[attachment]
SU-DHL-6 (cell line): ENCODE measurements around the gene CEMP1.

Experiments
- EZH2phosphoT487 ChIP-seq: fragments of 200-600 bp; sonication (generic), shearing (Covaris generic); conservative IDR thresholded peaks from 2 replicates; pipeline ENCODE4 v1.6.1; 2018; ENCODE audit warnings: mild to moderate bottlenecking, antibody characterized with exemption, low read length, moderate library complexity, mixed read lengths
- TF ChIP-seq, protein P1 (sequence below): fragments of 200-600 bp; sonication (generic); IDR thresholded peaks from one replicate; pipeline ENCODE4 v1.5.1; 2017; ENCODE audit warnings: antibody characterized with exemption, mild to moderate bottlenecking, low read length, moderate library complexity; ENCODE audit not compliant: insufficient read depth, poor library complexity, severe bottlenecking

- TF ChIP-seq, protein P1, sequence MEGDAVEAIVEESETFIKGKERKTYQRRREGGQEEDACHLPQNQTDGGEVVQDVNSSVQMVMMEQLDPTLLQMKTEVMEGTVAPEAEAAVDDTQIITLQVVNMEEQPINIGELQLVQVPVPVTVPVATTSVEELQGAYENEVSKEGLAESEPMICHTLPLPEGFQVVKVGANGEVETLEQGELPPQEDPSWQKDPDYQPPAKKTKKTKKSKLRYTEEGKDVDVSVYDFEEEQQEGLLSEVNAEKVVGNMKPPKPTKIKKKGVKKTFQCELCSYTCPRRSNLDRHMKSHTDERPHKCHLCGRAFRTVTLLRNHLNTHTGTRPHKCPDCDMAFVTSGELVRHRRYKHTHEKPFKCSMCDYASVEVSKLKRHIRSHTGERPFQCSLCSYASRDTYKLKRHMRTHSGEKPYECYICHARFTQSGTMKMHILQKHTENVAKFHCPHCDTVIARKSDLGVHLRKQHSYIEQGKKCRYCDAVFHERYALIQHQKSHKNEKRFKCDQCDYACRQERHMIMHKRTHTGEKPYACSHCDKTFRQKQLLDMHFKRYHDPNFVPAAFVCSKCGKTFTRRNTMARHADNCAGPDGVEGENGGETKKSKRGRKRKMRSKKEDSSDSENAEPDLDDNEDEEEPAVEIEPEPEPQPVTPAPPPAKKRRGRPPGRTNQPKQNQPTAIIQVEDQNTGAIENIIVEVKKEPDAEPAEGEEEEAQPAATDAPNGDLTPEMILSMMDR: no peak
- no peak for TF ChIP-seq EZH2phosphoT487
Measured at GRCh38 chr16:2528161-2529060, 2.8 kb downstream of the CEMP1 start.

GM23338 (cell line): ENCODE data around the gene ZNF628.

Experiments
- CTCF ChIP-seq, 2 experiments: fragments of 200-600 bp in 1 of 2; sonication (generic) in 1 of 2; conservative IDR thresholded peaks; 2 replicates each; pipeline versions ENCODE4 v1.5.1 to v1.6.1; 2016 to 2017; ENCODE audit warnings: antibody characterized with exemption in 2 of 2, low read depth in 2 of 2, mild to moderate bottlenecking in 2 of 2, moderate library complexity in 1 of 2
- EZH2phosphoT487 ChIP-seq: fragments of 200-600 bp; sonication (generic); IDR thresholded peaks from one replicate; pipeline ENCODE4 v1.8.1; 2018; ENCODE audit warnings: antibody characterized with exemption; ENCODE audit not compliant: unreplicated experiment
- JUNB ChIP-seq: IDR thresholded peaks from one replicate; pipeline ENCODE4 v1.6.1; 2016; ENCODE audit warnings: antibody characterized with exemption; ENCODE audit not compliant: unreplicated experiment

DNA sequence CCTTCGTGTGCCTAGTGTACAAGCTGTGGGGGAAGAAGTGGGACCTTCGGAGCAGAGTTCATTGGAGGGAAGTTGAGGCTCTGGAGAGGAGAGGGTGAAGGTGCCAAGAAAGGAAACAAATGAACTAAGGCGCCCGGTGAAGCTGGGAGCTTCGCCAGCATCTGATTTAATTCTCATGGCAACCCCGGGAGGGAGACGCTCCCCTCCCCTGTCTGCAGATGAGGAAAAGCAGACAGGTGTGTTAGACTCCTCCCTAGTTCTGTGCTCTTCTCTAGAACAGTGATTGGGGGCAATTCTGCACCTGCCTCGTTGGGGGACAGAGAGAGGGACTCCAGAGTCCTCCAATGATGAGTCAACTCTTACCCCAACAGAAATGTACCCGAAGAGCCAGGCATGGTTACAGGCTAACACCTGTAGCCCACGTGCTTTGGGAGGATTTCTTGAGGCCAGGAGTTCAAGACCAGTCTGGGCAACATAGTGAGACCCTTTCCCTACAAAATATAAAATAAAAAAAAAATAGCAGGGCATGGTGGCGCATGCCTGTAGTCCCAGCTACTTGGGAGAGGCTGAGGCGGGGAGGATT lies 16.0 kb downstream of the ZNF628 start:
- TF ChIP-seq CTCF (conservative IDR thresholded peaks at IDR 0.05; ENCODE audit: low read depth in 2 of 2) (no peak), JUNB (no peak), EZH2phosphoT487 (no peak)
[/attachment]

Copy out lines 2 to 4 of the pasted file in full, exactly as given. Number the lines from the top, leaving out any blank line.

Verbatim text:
Experiments
- EZH2phosphoT487 ChIP-seq: fragments of 200-600 bp; sonication (generic), shearing (Covaris generic); conservative IDR thresholded peaks from 2 replicates; pipeline ENCODE4 v1.6.1; 2018; ENCODE audit warnings: mild to moderate bottlenecking, antibody characterized with exemption, low read length, moderate library complexity, mixed read lengths
- TF ChIP-seq, protein P1 (sequence below): fragments of 200-600 bp; sonication (generic); IDR thresholded peaks from one replicate; pipeline ENCODE4 v1.5.1; 2017; ENCODE audit warnings: antibody characterized with exemption, mild to moderate bottlenecking, low read length, moderate library complexity; ENCODE audit not compliant: insufficient read depth, poor library complexity, severe bottlenecking